The Halloween Fireballs


Taurid fireball imaged on October 28, 2005 by Hiroyuki Iida.

The Taurid meteor shower runs from early October through late November each year and peaks in the early morning of November 12. This year, in 2015, that’s just a day after new Moon, which means the sky will be at its darkest for this event. Because they are active over Halloween, and they displayed an impressive outburst about 10 years ago at the end of October, the Taurids are sometimes called the Halloween Fireballs.

The Taurids occur as Earth passes through the debris-strewn path of a comet, in this case, the short-period Comet 2/P Encke. The gravitational influence of Jupiter has separated the debris stream into two segments, which means the Taurids have two peaks. The Southern Taurids are active from about September 10 to November 20 and peak on November 5, while the Northern Taurids are active from about October 20 to December 10 and peak on November 12.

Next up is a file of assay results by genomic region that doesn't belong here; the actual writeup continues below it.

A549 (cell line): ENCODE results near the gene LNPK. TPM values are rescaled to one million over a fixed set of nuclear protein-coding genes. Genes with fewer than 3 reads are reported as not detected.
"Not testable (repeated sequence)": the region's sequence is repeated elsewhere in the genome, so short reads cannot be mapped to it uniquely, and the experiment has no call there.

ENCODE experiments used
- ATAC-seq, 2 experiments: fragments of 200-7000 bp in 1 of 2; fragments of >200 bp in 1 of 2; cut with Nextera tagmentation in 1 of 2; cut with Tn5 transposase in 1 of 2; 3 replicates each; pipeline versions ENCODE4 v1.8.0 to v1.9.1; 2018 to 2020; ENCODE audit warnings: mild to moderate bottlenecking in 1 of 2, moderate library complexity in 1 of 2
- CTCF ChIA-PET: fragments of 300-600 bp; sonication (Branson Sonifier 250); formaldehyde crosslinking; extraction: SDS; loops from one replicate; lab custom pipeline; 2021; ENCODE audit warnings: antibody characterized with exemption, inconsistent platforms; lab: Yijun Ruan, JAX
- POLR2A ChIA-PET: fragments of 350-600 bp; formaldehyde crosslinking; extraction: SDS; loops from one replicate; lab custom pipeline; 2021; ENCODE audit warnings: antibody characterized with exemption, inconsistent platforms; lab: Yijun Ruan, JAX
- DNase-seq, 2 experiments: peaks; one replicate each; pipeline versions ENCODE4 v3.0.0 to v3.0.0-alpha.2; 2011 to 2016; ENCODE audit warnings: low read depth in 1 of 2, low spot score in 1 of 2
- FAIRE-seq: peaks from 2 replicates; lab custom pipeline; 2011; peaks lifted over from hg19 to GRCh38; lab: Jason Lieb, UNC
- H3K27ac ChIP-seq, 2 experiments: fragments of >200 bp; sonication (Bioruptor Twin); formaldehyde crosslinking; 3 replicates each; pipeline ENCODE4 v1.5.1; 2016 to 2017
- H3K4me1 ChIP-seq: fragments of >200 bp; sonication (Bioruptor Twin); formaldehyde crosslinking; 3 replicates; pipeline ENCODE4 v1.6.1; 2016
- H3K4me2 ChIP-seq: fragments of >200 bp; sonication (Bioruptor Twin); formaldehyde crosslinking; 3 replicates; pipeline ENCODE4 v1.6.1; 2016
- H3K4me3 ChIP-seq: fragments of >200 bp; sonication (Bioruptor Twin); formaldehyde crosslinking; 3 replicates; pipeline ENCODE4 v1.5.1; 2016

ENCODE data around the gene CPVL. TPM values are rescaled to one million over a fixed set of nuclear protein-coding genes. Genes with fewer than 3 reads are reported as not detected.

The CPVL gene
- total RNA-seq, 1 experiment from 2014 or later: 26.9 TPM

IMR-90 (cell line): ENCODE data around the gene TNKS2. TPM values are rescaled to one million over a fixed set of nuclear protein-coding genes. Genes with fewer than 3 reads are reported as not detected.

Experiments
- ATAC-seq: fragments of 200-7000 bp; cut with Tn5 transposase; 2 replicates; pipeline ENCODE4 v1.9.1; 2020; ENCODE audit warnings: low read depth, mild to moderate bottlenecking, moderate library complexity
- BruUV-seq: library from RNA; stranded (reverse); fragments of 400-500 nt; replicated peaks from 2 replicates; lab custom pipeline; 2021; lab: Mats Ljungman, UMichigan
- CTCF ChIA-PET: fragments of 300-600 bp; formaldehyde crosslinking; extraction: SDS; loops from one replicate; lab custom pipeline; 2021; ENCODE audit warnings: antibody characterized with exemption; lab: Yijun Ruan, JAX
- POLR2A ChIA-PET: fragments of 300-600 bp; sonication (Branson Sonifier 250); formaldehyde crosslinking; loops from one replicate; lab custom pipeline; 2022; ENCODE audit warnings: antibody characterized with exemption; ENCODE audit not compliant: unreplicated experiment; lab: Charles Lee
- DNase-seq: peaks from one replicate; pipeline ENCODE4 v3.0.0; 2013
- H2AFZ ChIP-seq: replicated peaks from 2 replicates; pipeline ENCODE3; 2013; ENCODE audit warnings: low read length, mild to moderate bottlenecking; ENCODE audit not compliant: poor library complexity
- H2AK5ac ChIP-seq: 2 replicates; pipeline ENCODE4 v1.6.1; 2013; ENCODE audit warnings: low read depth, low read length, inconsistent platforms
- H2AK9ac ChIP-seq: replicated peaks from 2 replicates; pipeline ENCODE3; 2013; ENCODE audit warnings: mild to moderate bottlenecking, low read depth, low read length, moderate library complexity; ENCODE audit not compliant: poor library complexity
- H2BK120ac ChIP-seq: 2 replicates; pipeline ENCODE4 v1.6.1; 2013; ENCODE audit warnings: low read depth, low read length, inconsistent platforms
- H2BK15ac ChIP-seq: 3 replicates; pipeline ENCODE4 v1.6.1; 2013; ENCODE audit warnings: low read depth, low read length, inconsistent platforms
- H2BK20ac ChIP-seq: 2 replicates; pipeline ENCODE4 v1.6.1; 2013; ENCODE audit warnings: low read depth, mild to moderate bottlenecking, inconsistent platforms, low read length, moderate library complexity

Like most meteor showers, the Taurids are simply tiny bits of ice and dust that fell away from a comet and enter our atmosphere at high speed. The bits of debris that make up the Taurids are a little larger than average, so they can result in brighter meteors and even fireballs, or bolides, that streak across the sky and leave smoke trails in their wake.

The Taurids will be visible to observers in both the northern and southern hemispheres, and they can appear anywhere in the sky. If a meteor traces its path back in the direction of the constellation Taurus, that means it’s likely part of the shower. More meteors are typically visible after midnight as the Earth turns into the debris field of Comet Encke.

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